The Rule of 72 Calculator: How to Perform Compound Interest Calculations In Your Head

The Rule of 72 is a formula for estimating how many years it will take for an investment to double in value with a given interest rate. The formula is simple enough and close enough to the computed value that you can use it for ballpark estimate with very little effort.
Adam

Written by Adam on November 12, 2018. Updated April 23, 2019.
6 min read. Interactive, Investing, Calculators. Leave a comment.

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The Rule of 72 is a formula for estimating how many years it will take for an investment to double in value with a given interest rate. The formula is simple enough and close enough to the computed value that you can use it for ballpark estimate with very little effort.

If you’re just here to quickly calculate how long it will take money to double at a given interest rate, here’s the calculator for you!

If you’re curious how this works, how accurate it is and when you should use it then read on!

What is the Rule of 72?

The actual rule of 72 formula is extremely simple:

With this definition, you’ll need to make up some rate of return. In the stock market, the historic rate of return for a diversified portfolio is generally around 8%. If you’re like me, trying to guess how long it would take to double your money at 8% isn’t an easy calculation – at least without the rule of 72.

How to use the rule of 72 becomes easy with a little practice. For example, here’s how you would calculate how long does it take to double your money assuming an 8% rate of return:

The calculation of 72/8 is something easy enough to do in your head, unlike the actual compound interest calculation. 9 years is very close to the mark. This isn’t the law of 72 though – it’s only an estimate. The actual calculated answer extremely close — 9.01 years – a difference of only 0.001%!

9 Years to double your money is pretty good. This also assumes that you don’t deposit another $1 into the account during that time. If you’re also depositing money each month the number could be quite a bit less.

Compound interest is just that cool. Even Einstein thought so!

Compound interest is the most powerful force in the universe.

Albert Einstein (maybe)

Calculating Rate of Return Needed

What’s handy about this formula is it can also be adjusted to calculate the rate of return based on a number of years. For example, if you start with a number of years, say 6 years, and want to know what rate of return you would need to double your money, you can use the same calculation,

For the 6 year example above, you can quickly work out that 72/6 = a 12% rate of return. A 12% rate of return is super high for the stock market. When calculating a rate myself, I use 7% to be conservative, or 8% if I’m being optimistic.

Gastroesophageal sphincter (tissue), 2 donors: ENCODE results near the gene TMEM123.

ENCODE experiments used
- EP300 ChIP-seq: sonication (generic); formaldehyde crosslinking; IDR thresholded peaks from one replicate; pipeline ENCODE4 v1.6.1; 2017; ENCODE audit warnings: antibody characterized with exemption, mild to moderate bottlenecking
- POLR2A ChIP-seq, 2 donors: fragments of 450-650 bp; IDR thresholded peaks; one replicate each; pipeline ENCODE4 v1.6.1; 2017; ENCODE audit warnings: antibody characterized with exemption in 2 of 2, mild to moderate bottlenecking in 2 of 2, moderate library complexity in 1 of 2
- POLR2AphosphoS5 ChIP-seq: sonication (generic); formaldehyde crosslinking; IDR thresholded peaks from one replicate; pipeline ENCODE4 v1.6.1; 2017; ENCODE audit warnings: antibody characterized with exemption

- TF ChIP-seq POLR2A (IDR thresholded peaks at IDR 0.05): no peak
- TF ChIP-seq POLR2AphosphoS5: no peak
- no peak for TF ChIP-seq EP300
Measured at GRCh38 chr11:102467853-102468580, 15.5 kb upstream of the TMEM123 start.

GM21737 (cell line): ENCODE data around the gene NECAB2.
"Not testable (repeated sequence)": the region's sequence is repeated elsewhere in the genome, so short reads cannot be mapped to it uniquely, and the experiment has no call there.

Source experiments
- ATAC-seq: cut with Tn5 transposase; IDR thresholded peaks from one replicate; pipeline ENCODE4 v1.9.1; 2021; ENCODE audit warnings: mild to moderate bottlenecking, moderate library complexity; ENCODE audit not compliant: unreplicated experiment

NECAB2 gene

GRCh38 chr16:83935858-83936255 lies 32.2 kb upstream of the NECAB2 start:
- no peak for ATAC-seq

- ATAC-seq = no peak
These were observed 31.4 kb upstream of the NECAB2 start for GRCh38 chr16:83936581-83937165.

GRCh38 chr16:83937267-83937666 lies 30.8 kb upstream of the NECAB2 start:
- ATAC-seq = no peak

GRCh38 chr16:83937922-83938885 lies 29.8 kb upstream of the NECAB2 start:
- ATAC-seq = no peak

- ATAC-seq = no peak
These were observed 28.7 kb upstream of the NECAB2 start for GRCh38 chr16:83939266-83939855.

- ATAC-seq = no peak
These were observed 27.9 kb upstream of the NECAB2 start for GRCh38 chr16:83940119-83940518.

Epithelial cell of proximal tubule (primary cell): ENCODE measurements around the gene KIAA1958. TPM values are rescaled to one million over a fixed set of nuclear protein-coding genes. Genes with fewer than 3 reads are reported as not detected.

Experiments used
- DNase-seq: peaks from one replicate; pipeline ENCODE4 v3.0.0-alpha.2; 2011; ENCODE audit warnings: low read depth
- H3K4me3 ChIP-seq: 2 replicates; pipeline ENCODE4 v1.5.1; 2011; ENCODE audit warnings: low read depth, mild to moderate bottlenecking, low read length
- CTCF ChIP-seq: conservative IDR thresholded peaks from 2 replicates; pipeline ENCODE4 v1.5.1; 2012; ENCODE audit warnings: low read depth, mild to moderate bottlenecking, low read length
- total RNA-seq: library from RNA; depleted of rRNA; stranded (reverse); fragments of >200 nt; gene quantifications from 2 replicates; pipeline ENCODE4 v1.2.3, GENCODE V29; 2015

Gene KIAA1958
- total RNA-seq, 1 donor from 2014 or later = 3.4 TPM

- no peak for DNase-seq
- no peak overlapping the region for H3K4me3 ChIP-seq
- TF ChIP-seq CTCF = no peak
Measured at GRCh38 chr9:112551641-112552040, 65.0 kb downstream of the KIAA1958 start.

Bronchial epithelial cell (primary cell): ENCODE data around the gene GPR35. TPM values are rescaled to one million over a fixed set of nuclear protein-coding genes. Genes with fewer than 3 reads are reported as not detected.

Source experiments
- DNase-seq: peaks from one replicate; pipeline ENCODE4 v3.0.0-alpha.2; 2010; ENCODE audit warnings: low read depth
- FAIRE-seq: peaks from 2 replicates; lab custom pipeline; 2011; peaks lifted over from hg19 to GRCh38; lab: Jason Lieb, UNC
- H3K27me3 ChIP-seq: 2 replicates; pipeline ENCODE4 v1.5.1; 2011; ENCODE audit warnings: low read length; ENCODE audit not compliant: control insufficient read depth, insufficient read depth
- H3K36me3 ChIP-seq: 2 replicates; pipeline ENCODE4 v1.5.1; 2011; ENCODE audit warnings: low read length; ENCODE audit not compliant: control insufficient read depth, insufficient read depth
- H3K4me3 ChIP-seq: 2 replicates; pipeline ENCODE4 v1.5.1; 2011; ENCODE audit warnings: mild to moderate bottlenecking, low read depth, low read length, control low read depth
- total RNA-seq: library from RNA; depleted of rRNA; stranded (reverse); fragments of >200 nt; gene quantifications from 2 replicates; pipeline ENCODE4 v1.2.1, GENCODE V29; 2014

Do you want to get started investing and learn how to make returns like this? Check out my free Minimal Investor Course to learn how.

When Would you Need to Use the Rule of 72?

Let’s say you have calculated how much you need to retire. You know you’ll need $1.5 million and you have $100,000 saved up so far. How long would it take for your money to grow that to $1.5 million?

One way to figure this out is to go to the compound interest formula and work it out. The easier way, and the way I estimate this personally is by calculating how many times this will need to double then using the Rule of 72.

To get from $100k to $1.5 million, the money will need to double to $200k, double again to $400k, again to $800k and again to $1.6 million. That means that it will need to double 4 times. We can use the compound interest formula to see how long it will take the double our money at some interest rate (I’ll use 8% to be optimistic) then multiply it by 4.

So after 36 years $100,000 will turn into about $1.6 million. The actual calculated amount would be $1,596,817.18 using the actual compound interest formula, using the rule of 72 calculation within 0.2% of the real amount.

What this doesn’t take into account is the impact of periodic investments. What if you wanted to know how long it would take to grow $100k to $1.5m, but with $20,000 additional money being invested each year?

The rule of 72 won’t help with that. For that, you’d need a compound interest with periodic investments calculator. As it turns out, adding that additional $20k/year would lower the years needed from 36 down to 20! Even chipping in $10k/year would reduce the number of years needed from 36 to 25.

Rule of 72 Calculator

This calculator is super simple, but it will calculate the time to double your money. You can either edit the rate to find out the number of years, or edit the number of years to calculate out the rate required.

The rule of 72 could also be called a “time to double money calculator” – it’s providing a very close estimate for the doubling rate.

Rule of 72 Chart

Looking at how rate affects time makes it clear – there are diminishing returns the higher you set your interest rate. The impact of increasing your returns from 4% to 5% are going to make a difference of 3.5 years. The difference from 14% to 15% is only 0.34 years — one-tenth as much!

Note: hover over to see the rate/years at any point on this chart.

My takeaway from this rule of 72 worksheet is that your first 10% is the most important. Turns out the US Stock markets historically return right around 10% too! Chasing returns higher than that have a negligible impact on how long it will take to double your money.

How Would You Use the Rule of 72?

Have you used this rule to do quick calculations? Are there other handy calculations you do in your head to save time? Let me know!

Adam

About Adam

Hi, I'm Adam! I help millennials invest to reach financial independence sooner than they ever thought possible. Want to see what you could do to reach FI sooner? You're in the right place!

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